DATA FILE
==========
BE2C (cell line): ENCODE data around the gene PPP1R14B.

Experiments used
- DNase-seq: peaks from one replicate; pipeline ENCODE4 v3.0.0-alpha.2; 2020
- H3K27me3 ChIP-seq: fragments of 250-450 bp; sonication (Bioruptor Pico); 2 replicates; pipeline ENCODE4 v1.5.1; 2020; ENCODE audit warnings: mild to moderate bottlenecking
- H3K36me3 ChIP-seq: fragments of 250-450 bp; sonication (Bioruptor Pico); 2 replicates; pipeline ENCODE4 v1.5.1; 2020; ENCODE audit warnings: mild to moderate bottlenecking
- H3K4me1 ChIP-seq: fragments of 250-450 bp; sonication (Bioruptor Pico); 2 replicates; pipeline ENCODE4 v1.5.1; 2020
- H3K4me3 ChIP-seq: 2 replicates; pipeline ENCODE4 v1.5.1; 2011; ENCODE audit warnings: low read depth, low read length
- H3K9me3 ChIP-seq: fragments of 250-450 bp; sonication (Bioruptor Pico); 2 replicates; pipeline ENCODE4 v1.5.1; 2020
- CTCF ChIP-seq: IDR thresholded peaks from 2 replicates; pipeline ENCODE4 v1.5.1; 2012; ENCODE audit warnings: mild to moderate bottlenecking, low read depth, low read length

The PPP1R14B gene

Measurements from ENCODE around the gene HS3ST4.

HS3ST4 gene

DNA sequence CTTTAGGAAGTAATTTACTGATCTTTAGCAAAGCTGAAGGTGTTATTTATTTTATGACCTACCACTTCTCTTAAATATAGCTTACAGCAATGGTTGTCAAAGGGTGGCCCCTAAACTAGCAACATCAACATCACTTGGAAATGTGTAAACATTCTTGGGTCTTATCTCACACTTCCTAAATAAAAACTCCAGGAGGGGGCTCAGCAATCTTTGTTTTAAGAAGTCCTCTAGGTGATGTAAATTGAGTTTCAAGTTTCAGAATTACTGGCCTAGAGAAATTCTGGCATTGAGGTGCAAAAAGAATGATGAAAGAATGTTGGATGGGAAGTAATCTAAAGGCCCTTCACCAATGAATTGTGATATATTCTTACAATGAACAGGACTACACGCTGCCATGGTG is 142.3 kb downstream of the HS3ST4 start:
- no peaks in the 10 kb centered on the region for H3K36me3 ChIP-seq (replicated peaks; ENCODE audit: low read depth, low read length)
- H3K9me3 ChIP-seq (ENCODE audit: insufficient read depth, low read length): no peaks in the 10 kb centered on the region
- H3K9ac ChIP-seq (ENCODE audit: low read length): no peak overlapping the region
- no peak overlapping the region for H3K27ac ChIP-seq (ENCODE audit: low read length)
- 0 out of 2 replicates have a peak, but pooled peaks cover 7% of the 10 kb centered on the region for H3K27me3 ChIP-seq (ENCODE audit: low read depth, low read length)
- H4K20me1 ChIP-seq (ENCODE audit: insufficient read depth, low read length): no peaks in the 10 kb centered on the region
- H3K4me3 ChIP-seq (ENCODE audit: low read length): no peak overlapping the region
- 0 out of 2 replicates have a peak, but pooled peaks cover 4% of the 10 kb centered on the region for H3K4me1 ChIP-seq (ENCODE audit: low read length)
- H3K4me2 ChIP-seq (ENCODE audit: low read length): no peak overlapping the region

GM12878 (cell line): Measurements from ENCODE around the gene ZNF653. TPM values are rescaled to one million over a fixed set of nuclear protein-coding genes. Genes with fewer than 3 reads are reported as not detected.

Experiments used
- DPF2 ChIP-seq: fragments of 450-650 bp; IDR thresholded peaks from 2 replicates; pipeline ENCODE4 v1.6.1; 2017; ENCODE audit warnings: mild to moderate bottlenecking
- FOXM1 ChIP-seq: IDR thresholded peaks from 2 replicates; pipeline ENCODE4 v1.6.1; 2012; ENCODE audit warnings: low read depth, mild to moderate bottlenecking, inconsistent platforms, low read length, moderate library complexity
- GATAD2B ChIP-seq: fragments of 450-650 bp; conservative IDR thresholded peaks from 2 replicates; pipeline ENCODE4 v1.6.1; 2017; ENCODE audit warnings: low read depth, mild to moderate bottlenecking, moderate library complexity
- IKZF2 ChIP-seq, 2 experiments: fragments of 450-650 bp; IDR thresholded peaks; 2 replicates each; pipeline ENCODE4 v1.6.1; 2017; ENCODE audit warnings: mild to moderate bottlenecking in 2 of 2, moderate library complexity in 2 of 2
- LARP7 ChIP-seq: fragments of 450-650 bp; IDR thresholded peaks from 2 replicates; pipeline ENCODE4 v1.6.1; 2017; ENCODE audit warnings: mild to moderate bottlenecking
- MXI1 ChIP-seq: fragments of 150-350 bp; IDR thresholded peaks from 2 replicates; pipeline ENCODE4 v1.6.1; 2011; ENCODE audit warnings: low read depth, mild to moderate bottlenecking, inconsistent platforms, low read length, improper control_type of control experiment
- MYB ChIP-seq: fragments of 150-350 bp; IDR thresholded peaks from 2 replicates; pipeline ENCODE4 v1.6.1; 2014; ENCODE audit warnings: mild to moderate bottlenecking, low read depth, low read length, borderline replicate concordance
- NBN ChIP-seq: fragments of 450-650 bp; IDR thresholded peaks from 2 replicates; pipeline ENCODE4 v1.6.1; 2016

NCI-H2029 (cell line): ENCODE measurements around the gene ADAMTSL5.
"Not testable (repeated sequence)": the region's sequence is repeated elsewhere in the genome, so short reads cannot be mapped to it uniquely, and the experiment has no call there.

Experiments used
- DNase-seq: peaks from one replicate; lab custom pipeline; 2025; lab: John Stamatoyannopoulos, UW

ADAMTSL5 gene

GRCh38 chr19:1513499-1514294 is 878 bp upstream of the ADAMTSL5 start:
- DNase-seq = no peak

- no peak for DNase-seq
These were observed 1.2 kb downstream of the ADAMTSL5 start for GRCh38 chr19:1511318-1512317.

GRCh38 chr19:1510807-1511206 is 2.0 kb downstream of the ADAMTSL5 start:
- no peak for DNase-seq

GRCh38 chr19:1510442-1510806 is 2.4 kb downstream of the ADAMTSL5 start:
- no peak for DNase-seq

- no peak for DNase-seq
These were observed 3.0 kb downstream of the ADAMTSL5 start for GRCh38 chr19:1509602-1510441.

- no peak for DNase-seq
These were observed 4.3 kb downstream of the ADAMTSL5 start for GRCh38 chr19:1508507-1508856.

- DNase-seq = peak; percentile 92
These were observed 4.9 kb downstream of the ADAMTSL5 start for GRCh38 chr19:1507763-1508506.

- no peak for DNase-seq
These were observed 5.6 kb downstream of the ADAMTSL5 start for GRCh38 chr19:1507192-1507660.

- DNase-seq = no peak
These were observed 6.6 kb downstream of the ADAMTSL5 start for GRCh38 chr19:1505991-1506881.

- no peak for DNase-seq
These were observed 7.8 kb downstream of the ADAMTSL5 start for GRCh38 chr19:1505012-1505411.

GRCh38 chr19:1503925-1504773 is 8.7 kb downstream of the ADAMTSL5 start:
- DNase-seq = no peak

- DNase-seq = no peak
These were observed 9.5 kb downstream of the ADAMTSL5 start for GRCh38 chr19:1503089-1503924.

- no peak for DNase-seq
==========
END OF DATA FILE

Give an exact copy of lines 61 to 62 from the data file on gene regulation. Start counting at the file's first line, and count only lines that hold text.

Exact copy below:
These were observed 9.5 kb downstream of the ADAMTSL5 start for GRCh38 chr19:1503089-1503924.

- no peak for DNase-seq